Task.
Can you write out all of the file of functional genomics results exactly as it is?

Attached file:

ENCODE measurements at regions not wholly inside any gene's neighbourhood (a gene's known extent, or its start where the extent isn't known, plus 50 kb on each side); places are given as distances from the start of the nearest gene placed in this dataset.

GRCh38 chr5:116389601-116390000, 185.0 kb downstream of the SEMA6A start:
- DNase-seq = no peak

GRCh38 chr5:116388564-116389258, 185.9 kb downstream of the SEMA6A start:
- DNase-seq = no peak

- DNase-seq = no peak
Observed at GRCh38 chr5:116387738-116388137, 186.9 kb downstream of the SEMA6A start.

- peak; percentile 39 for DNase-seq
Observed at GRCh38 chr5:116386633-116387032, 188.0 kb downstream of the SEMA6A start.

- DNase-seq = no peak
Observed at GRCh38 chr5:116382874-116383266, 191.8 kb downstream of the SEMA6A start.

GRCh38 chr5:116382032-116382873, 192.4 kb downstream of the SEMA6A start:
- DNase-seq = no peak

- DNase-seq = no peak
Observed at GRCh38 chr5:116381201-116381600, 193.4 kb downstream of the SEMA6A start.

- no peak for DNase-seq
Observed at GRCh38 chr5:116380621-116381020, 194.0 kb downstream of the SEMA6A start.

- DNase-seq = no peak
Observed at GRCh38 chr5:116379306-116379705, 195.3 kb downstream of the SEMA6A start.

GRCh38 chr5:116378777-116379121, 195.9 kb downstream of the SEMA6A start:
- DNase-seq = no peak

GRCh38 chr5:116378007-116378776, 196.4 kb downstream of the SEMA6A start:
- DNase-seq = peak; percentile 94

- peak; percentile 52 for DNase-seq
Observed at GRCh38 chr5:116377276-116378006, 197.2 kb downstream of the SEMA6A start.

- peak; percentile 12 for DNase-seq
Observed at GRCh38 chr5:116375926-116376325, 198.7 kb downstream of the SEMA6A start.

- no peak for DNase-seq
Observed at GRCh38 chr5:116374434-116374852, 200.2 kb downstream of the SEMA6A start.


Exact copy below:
ENCODE measurements at regions not wholly inside any gene's neighbourhood (a gene's known extent, or its start where the extent isn't known, plus 50 kb on each side); places are given as distances from the start of the nearest gene placed in this dataset.

GRCh38 chr5:116389601-116390000, 185.0 kb downstream of the SEMA6A start:
- DNase-seq = no peak

GRCh38 chr5:116388564-116389258, 185.9 kb downstream of the SEMA6A start:
- DNase-seq = no peak

- DNase-seq = no peak
Observed at GRCh38 chr5:116387738-116388137, 186.9 kb downstream of the SEMA6A start.

- peak; percentile 39 for DNase-seq
Observed at GRCh38 chr5:116386633-116387032, 188.0 kb downstream of the SEMA6A start.

- DNase-seq = no peak
Observed at GRCh38 chr5:116382874-116383266, 191.8 kb downstream of the SEMA6A start.

GRCh38 chr5:116382032-116382873, 192.4 kb downstream of the SEMA6A start:
- DNase-seq = no peak

- DNase-seq = no peak
Observed at GRCh38 chr5:116381201-116381600, 193.4 kb downstream of the SEMA6A start.

- no peak for DNase-seq
Observed at GRCh38 chr5:116380621-116381020, 194.0 kb downstream of the SEMA6A start.

- DNase-seq = no peak
Observed at GRCh38 chr5:116379306-116379705, 195.3 kb downstream of the SEMA6A start.

GRCh38 chr5:116378777-116379121, 195.9 kb downstream of the SEMA6A start:
- DNase-seq = no peak

GRCh38 chr5:116378007-116378776, 196.4 kb downstream of the SEMA6A start:
- DNase-seq = peak; percentile 94

- peak; percentile 52 for DNase-seq
Observed at GRCh38 chr5:116377276-116378006, 197.2 kb downstream of the SEMA6A start.

- peak; percentile 12 for DNase-seq
Observed at GRCh38 chr5:116375926-116376325, 198.7 kb downstream of the SEMA6A start.

- no peak for DNase-seq
Observed at GRCh38 chr5:116374434-116374852, 200.2 kb downstream of the SEMA6A start.